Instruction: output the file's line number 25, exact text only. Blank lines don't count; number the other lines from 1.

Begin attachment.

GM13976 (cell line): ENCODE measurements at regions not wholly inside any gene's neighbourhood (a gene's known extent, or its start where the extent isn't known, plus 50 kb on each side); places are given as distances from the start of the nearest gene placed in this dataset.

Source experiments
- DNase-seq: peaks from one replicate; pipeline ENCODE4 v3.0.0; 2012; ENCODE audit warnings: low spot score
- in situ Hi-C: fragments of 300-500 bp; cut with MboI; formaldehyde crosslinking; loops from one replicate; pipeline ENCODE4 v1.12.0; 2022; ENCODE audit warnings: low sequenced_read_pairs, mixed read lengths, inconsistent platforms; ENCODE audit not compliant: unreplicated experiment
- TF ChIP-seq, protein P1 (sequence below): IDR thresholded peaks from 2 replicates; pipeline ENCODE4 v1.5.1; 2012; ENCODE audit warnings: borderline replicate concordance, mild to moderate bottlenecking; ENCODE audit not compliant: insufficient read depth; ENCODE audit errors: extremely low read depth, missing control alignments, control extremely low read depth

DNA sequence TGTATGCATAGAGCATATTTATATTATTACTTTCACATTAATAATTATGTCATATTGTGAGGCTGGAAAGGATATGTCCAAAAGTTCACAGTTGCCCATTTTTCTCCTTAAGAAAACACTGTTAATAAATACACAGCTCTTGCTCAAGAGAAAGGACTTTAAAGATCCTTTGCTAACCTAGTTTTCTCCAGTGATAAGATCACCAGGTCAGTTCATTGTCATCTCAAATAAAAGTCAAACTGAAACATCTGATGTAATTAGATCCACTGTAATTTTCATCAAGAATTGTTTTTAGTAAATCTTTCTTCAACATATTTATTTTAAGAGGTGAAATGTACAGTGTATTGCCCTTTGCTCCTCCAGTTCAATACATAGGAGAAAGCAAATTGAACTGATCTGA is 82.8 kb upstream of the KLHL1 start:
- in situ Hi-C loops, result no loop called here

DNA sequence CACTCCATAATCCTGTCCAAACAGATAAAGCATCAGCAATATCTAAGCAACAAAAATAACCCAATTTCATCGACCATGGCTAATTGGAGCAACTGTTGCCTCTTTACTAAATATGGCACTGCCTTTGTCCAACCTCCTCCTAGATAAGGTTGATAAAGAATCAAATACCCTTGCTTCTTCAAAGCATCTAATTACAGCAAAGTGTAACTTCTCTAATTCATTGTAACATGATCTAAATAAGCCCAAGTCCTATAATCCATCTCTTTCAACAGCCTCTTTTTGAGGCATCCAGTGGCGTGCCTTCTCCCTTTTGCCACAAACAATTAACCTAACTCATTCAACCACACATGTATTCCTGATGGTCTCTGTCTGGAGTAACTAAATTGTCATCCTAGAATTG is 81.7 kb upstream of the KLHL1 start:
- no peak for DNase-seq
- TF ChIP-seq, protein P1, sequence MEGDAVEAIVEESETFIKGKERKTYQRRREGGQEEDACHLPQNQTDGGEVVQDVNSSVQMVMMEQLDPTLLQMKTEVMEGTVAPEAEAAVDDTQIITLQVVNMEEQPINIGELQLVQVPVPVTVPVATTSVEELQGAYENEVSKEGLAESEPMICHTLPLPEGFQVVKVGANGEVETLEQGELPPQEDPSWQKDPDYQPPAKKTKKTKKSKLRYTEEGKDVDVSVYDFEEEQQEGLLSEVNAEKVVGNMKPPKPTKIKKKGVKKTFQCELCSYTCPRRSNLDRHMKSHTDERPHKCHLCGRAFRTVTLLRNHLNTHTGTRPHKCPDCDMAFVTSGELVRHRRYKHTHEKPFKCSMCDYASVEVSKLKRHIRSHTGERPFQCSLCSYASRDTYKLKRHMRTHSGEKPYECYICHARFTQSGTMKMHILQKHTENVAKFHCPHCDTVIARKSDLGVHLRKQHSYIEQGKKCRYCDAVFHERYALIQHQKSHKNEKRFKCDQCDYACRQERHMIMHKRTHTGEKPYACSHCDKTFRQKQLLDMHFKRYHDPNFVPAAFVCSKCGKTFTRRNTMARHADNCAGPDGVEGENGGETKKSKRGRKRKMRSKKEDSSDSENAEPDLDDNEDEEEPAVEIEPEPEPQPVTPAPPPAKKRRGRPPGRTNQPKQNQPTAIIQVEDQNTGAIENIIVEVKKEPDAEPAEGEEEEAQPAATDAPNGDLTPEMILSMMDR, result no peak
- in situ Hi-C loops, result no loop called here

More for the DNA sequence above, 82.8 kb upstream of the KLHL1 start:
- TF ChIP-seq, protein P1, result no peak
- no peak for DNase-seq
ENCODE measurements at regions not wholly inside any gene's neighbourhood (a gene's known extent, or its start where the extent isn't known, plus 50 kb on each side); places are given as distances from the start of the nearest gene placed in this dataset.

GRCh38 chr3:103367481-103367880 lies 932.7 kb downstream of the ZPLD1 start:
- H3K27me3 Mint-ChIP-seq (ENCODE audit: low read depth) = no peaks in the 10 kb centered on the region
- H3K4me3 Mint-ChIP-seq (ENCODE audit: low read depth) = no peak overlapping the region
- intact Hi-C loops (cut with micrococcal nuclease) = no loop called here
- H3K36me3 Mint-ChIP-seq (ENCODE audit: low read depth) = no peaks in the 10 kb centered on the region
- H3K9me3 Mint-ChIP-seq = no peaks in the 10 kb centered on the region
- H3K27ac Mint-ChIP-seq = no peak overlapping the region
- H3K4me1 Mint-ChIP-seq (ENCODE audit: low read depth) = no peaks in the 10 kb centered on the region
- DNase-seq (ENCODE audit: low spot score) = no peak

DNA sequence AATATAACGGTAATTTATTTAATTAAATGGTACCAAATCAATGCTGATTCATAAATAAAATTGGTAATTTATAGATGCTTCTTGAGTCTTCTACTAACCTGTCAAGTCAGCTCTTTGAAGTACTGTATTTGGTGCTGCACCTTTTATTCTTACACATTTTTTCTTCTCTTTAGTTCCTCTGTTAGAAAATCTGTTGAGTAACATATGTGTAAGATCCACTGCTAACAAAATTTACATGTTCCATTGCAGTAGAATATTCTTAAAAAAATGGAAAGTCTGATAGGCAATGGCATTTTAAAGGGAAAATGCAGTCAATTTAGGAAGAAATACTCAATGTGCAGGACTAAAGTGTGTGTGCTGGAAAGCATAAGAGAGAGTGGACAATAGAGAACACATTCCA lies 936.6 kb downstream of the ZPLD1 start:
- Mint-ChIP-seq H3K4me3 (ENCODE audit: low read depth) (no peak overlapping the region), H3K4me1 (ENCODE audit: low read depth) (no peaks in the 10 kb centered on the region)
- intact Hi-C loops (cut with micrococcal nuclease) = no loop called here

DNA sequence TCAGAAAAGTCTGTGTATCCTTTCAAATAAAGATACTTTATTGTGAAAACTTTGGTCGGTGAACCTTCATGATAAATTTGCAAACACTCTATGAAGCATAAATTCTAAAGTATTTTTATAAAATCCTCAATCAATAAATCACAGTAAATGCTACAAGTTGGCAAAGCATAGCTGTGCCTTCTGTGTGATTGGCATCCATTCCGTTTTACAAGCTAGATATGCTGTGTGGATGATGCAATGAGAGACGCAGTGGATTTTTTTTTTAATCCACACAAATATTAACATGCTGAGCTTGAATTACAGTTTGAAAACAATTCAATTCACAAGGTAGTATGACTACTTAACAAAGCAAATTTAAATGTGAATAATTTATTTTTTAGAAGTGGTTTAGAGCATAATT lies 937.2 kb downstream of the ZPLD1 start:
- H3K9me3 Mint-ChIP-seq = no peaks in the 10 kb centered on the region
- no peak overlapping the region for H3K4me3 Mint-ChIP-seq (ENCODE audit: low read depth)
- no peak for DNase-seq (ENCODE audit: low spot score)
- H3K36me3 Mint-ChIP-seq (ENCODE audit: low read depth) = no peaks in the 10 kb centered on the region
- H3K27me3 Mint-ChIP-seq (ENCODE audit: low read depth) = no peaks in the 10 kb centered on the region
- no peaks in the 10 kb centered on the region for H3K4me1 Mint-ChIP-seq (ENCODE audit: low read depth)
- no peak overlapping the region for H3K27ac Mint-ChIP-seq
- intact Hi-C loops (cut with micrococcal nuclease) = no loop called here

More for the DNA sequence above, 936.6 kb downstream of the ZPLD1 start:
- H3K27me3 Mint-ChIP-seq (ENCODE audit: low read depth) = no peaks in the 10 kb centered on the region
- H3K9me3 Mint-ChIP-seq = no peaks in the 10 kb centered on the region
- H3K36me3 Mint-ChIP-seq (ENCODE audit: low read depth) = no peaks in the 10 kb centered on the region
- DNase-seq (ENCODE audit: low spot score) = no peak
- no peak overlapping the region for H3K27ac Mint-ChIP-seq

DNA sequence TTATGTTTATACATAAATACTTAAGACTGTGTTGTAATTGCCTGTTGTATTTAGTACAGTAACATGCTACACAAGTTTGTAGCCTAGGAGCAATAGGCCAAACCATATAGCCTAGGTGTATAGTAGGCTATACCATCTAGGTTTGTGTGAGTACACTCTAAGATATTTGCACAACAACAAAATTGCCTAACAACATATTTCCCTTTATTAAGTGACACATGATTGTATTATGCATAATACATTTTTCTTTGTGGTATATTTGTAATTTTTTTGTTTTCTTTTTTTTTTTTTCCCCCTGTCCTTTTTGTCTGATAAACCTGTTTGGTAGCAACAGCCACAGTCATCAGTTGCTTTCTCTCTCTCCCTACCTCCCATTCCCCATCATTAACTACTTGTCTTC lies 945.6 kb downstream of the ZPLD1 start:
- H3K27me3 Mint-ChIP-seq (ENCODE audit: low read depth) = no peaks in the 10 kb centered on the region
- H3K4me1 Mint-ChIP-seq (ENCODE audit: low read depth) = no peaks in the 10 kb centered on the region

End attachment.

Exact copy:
DNA sequence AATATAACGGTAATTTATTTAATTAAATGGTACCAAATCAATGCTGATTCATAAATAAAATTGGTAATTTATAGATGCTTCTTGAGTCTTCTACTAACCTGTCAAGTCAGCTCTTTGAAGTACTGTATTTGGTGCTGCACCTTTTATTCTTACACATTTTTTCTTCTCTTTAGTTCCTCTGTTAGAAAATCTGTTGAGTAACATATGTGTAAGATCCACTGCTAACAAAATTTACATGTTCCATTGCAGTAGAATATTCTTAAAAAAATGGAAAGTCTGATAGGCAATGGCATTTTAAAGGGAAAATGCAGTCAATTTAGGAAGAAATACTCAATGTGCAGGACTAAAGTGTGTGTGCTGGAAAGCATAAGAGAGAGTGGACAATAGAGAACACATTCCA lies 936.6 kb downstream of the ZPLD1 start: